End the Capture of Snowshoe Hares for Hunting Dog Training
Did you know that in New Hampshire beagle dog clubs are allowed to capture wild snowshoe hares to use as live props for training hunting dogs?
Since 2007, the New Hampshire Fish and Game Department has allowed beagle dog clubs to capture snowshoe hares from the wild and keep them in large, fenced-in pens to be periodically hunted by dogs. New Hampshire Fish and Game justifies this practice as necessary to support a hunting tradition, as stated in rule Fis 806.05:
As part of the department’s responsibility to recognize, preserve and promote the state’s hunting heritage, these rules allow the continuance of a long-held tradition of hunting hare and rabbits with trained beagles by fostering responsible dog training and breeding and promoting interest in the hunting of snowshoe hares.
Capture and Captivity
The capture and relocation of snowshoe hares causes many problems for these animals and can even be a death sentence. Snowshoe hares need particular habitat to survive. They need heavy thicket areas to hide from predators, as well as sufficient time to find the best places to hide. The clubs admit predation does occur by birds of prey and at least at one club by bobcats.
(The link below is to an image of two snowshoe hares in a pen, touching but separated by wire fencing, posted on the Claremont Beagle Club’s Facebook page, which has since become a private Facebook group.)
There are a number of beagle clubs in New Hampshire, and at least five participate in training exercises and competitions known as “field trials.” During field trials, snowshoe hares are chased by packs of beagles. Dogs are judged on their performance, and awards are given to top performers.
(The link below is to an image of a pack of beagles being released at the start of a field trial, posted on the Claremont Beagle Club’s Facebook page, which has since become a private Facebook group.)
As is commonly known, the sustained flight response in a hare can result in death. When they are preyed upon or chased by groups of beagles before becoming familiar with the terrain, snowshoe hares can literally die of fright.
(The link below is to an image of a man holding a dead hare by the feet as a small child looks on, posted on the Claremont Beagle Club’s Facebook page, which has since become a private Facebook group.)
Negligent Use of Keystone Species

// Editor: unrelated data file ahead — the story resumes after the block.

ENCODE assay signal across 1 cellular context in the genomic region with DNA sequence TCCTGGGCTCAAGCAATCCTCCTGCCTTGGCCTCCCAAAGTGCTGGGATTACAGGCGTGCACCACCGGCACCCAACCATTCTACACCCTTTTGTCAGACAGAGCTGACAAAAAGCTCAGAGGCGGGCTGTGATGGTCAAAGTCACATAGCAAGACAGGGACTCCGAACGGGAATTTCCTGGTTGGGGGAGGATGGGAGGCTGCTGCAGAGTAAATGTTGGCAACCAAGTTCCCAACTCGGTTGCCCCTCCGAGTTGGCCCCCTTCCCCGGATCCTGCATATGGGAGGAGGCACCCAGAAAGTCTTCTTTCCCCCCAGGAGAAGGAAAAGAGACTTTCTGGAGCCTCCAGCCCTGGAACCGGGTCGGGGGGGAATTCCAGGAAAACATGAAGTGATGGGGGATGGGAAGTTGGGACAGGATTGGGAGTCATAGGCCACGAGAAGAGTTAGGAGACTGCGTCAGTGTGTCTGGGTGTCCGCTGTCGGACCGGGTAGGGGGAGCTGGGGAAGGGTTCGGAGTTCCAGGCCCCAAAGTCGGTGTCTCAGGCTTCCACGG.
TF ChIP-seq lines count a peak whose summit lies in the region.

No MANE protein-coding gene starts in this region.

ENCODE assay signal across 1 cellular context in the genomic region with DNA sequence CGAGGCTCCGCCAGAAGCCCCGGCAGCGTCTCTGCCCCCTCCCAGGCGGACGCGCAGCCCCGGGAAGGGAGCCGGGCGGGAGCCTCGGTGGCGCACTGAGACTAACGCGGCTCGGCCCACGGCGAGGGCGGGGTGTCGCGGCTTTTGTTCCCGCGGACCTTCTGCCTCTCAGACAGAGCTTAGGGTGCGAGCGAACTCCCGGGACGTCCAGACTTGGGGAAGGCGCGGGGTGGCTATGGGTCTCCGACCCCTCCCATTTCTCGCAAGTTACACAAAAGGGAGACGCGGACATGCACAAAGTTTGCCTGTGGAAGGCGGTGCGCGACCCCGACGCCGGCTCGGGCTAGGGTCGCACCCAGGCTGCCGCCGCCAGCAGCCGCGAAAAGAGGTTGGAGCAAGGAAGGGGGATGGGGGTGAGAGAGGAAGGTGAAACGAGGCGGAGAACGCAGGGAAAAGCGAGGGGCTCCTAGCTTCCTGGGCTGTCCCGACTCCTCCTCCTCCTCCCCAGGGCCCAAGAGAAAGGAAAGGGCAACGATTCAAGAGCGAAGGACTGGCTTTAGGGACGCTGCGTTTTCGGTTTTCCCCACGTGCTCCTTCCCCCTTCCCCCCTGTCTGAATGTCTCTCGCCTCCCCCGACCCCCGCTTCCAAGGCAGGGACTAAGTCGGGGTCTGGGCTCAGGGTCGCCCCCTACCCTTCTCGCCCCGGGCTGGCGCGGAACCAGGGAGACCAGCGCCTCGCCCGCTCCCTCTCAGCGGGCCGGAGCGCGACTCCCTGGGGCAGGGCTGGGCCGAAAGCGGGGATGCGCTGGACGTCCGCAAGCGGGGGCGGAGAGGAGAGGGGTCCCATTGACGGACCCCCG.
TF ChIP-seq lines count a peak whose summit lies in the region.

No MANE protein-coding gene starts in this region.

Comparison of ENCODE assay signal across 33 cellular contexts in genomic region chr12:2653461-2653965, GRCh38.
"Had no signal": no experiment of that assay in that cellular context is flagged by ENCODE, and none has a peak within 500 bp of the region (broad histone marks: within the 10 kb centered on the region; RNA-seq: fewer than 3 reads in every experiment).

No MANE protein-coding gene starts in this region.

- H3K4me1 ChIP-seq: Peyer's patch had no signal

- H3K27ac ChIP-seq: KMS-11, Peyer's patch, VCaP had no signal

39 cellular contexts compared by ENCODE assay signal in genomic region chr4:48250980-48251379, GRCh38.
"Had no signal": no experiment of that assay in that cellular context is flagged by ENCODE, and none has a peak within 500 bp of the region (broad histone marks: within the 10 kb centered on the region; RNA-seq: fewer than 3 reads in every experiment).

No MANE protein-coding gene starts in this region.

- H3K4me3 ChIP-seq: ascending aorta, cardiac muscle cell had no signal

Snowshoe hare are a keystone species. Keystone species are necessary for the survival of other species. Snowshoe hare are a primary food source for the Canada lynx and the American pine marten, two species currently protected in NH because of low populations.
In the United States, the Endangered Species Act (ESA) protects the Canada lynx. Therefore, capturing snowshoe hares could potentially be a violation of the ESA. Most of the snowshoe hares trapped by beagle clubs are from the northern part of the state, which is lynx and marten habitat.
2018 — Despite overwhelming public opposition, in 2018 the NH Fish and Game Commission expanded the live-capture of snowshoe hares by beagle clubs by increasing the number of trapping permits, widening the area in which hares could be trapped, and lengthening the trapping season.
In response, Voices of Wildlife partnered with legal counsel from the Animal Welfare Institute in an appeal to the Joint Legislative Committee on Administrative Rules (“JLCAR”) not to approve the changes.
2021 — Acting proactively, in 2021 Voices of Wildlife petitioned NH Fish and Game to end live-capture of hares by beagle clubs entirely. The primary argument put forth was that the practice violates the state’s animal cruelty laws. In New Hampshire, it is illegal to abandon a wild animal in captivity without proper provision for its subsequent care, sustenance, protection, and shelter.
Although NH Fish and Game did not end the practice, they did put procedures in place to better monitor the health of captive hares. Those with a permit to trap must now submit one or more hares, selected at random, to be inspected for disease, general health, and condition by a veterinarian each year.
While acknowledging that mandatory veterinary checks was better than no welfare checks at all, Voices of Wildlife nonetheless submitted an appeal, signed by more than 100 New Hampshire residents, requesting that the rule allowing live-capture of hares be repealed entirely.
Current —At the start of the 2021/2022 legislative session, Voices of Wildlife began the process of creating a bill to prohibit the practice of taking live snowshoe hares from the wild to be used for hunting dog training. Click to view the current version of the snowshoe hare bill flyer.